In 2012, GE Aviation made three large acquisitions in industrial AM. The first was the combined purchase of Morris Technologies and Rapid Quality Manufacturing, two sister companies based in Cincinnati who had already been a big supplier to GE Aviation (terms of the deal were not disclosed). Later that year, they bought Avio Aero, and Italian parts supplier, for $4.3B. These two purchases showed an interesting balance in technologies. While Morris and Avio had very similar business models (both were job shops that produced parts for GE Aviation and other business units; Avio also produces parts by traditional manufacturing methods), they focused on different additive technologies: Morris on laser, and Avio on EBM.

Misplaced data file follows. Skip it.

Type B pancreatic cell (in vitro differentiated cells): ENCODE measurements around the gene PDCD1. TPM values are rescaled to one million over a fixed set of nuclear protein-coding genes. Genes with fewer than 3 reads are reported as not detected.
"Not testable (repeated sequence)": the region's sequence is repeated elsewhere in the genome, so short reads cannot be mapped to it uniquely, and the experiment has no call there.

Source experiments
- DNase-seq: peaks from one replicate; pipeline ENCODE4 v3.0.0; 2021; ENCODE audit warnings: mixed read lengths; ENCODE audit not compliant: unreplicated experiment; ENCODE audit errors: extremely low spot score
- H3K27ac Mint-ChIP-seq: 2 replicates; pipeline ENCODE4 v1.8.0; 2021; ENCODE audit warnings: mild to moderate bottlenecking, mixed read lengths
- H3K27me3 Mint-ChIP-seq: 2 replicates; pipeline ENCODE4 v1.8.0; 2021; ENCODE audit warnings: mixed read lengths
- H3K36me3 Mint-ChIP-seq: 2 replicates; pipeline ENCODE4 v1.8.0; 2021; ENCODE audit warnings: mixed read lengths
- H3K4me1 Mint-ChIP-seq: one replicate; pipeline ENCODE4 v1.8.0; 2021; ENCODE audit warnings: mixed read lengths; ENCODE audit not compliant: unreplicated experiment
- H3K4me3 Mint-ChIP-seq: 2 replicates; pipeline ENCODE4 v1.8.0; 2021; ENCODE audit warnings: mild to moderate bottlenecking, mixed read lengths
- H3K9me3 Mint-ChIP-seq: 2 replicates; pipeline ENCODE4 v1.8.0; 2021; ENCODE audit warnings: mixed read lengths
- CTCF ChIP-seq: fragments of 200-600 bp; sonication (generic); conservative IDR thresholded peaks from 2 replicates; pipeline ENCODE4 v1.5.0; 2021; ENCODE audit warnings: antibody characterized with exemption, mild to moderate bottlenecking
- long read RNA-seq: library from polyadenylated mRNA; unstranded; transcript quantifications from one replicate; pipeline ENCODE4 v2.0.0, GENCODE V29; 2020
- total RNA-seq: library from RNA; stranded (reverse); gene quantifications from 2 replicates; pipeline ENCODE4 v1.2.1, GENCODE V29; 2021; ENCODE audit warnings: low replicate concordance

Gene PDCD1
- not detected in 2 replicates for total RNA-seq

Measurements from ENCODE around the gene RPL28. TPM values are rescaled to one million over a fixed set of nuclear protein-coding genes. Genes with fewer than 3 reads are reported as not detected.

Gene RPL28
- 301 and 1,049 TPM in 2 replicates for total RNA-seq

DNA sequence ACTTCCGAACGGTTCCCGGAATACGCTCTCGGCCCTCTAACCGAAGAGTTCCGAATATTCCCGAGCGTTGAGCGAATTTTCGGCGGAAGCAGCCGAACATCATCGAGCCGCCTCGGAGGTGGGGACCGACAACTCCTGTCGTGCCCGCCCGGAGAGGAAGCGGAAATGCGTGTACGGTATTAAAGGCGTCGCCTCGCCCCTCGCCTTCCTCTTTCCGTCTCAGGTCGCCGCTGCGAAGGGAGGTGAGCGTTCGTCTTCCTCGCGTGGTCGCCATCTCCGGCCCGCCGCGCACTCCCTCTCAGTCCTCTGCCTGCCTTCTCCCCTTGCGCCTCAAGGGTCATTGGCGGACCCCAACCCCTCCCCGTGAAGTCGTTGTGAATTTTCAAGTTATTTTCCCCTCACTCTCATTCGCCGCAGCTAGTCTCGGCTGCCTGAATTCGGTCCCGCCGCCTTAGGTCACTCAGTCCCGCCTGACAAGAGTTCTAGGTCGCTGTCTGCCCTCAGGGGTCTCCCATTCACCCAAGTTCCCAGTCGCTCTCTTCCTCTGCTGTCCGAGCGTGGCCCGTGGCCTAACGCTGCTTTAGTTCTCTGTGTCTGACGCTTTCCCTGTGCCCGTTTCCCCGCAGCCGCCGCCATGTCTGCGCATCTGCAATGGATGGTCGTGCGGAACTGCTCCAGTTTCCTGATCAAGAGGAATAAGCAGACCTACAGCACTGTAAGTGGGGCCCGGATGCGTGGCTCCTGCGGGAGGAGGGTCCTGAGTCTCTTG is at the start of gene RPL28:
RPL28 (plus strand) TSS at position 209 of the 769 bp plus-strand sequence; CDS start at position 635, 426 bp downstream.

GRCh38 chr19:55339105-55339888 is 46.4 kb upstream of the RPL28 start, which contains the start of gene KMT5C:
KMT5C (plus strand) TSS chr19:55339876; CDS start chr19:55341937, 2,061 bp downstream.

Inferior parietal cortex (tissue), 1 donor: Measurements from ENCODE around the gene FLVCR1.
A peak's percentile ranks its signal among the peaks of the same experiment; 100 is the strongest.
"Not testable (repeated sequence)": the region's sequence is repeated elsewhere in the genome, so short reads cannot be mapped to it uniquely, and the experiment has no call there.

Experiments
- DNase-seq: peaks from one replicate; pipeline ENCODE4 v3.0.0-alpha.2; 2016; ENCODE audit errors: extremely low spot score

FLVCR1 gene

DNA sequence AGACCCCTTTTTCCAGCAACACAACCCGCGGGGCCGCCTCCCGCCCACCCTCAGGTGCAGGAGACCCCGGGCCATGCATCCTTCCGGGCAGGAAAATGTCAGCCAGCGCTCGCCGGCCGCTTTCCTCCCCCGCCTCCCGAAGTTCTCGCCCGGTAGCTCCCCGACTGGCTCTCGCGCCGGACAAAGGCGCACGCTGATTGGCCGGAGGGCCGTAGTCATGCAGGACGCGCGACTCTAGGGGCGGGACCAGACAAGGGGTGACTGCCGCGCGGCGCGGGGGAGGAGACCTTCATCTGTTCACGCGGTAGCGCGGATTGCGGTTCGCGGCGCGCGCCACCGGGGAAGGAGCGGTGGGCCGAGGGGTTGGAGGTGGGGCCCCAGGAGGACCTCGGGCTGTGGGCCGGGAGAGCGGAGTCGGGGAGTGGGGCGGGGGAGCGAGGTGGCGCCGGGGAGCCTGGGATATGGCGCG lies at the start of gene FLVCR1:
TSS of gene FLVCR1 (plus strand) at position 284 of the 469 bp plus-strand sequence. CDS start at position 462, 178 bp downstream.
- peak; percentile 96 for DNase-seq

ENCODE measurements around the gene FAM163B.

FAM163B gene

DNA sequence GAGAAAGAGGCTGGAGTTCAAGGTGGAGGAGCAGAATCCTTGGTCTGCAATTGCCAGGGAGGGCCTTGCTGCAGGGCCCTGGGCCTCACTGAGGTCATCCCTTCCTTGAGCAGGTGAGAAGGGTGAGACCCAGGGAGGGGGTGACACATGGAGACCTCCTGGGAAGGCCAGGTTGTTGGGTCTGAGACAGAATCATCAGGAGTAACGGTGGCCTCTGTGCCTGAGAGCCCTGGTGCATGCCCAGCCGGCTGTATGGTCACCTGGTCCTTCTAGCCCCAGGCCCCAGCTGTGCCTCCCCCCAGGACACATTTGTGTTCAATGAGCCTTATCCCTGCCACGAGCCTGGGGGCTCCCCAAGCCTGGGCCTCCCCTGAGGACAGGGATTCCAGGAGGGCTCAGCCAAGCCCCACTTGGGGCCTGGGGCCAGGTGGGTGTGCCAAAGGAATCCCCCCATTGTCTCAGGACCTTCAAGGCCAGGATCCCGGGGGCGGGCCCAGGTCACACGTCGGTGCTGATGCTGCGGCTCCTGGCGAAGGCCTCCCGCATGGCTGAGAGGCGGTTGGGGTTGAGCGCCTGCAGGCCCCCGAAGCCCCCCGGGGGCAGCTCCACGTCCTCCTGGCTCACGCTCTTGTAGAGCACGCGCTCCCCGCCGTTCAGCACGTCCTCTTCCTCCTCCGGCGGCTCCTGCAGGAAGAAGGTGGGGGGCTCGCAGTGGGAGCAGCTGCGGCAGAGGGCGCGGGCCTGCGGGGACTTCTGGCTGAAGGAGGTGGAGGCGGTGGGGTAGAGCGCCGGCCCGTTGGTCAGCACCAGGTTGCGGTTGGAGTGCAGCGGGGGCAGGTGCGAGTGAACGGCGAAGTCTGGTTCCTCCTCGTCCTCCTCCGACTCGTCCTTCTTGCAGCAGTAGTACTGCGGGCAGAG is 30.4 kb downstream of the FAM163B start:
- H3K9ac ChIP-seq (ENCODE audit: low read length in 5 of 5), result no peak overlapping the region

I've written about the difference between laser and EBM in the past, but a few points here:

  • The fuel nozzle that GE is so famous for printing is made by laser in Auburn, Alabama on EOS machines. I believe that their (lesser known) T25 temperature sensor is made on the same machines.
  • The laser (Note: I'm using "laser" here to refer to processes that are variously called DMLM, SLM, DMLS, lasercusing, and the generic "laser metal powder bed fusion." Note also that SLM can be used to refer both to the printing process AND to the machine manufacturer that GE just acquired.) machine market has a number of providers: Aside from EOS and SLM (the two machine manufacturers that GE is most known for using) there's Renishaw, Concept Laser, Additive Industries, 3D Systems, and a variety of Chinese entrants.
  • While GE Aviation has tended towards EOS machines (see the video above), GE Power & Water uses machines made by SLM in their Greenville, SC plant (Note: Here I'm drawing from an AMUG 2015 and other industry sources; sorry for the lack of a hyperlink reference).